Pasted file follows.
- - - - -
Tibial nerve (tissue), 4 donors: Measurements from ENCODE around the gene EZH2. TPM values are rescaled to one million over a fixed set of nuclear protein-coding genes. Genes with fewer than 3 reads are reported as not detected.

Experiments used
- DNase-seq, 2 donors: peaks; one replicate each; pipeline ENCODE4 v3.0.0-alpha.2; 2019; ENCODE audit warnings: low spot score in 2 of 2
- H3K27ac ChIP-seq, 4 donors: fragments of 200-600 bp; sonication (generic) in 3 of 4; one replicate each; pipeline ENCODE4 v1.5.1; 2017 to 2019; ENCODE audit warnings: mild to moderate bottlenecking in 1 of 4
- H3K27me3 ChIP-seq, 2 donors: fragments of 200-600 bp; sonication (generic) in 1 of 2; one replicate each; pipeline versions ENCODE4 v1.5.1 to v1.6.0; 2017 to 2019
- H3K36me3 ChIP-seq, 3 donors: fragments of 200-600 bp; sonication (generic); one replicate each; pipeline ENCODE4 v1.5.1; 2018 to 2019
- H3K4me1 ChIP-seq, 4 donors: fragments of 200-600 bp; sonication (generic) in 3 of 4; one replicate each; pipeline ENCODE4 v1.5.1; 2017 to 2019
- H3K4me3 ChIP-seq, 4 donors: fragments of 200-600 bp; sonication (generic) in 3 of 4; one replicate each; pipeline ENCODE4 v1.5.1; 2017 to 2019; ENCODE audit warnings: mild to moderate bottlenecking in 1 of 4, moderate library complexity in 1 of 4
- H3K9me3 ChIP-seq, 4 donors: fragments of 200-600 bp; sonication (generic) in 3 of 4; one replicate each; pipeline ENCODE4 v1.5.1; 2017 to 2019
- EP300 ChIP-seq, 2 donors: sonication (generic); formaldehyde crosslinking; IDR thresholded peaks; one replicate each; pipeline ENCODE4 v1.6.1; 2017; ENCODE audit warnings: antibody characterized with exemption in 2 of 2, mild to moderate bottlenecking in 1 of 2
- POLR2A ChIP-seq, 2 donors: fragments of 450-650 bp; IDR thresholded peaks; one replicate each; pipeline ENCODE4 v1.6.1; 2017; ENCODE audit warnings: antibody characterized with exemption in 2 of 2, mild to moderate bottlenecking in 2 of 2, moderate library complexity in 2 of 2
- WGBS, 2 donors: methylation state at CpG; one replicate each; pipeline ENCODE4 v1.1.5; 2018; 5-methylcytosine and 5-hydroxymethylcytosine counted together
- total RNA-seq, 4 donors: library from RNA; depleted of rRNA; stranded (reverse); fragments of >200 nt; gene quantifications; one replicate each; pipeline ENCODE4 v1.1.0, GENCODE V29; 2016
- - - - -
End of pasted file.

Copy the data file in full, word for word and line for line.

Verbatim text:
Tibial nerve (tissue), 4 donors: Measurements from ENCODE around the gene EZH2. TPM values are rescaled to one million over a fixed set of nuclear protein-coding genes. Genes with fewer than 3 reads are reported as not detected.

Experiments used
- DNase-seq, 2 donors: peaks; one replicate each; pipeline ENCODE4 v3.0.0-alpha.2; 2019; ENCODE audit warnings: low spot score in 2 of 2
- H3K27ac ChIP-seq, 4 donors: fragments of 200-600 bp; sonication (generic) in 3 of 4; one replicate each; pipeline ENCODE4 v1.5.1; 2017 to 2019; ENCODE audit warnings: mild to moderate bottlenecking in 1 of 4
- H3K27me3 ChIP-seq, 2 donors: fragments of 200-600 bp; sonication (generic) in 1 of 2; one replicate each; pipeline versions ENCODE4 v1.5.1 to v1.6.0; 2017 to 2019
- H3K36me3 ChIP-seq, 3 donors: fragments of 200-600 bp; sonication (generic); one replicate each; pipeline ENCODE4 v1.5.1; 2018 to 2019
- H3K4me1 ChIP-seq, 4 donors: fragments of 200-600 bp; sonication (generic) in 3 of 4; one replicate each; pipeline ENCODE4 v1.5.1; 2017 to 2019
- H3K4me3 ChIP-seq, 4 donors: fragments of 200-600 bp; sonication (generic) in 3 of 4; one replicate each; pipeline ENCODE4 v1.5.1; 2017 to 2019; ENCODE audit warnings: mild to moderate bottlenecking in 1 of 4, moderate library complexity in 1 of 4
- H3K9me3 ChIP-seq, 4 donors: fragments of 200-600 bp; sonication (generic) in 3 of 4; one replicate each; pipeline ENCODE4 v1.5.1; 2017 to 2019
- EP300 ChIP-seq, 2 donors: sonication (generic); formaldehyde crosslinking; IDR thresholded peaks; one replicate each; pipeline ENCODE4 v1.6.1; 2017; ENCODE audit warnings: antibody characterized with exemption in 2 of 2, mild to moderate bottlenecking in 1 of 2
- POLR2A ChIP-seq, 2 donors: fragments of 450-650 bp; IDR thresholded peaks; one replicate each; pipeline ENCODE4 v1.6.1; 2017; ENCODE audit warnings: antibody characterized with exemption in 2 of 2, mild to moderate bottlenecking in 2 of 2, moderate library complexity in 2 of 2
- WGBS, 2 donors: methylation state at CpG; one replicate each; pipeline ENCODE4 v1.1.5; 2018; 5-methylcytosine and 5-hydroxymethylcytosine counted together
- total RNA-seq, 4 donors: library from RNA; depleted of rRNA; stranded (reverse); fragments of >200 nt; gene quantifications; one replicate each; pipeline ENCODE4 v1.1.0, GENCODE V29; 2016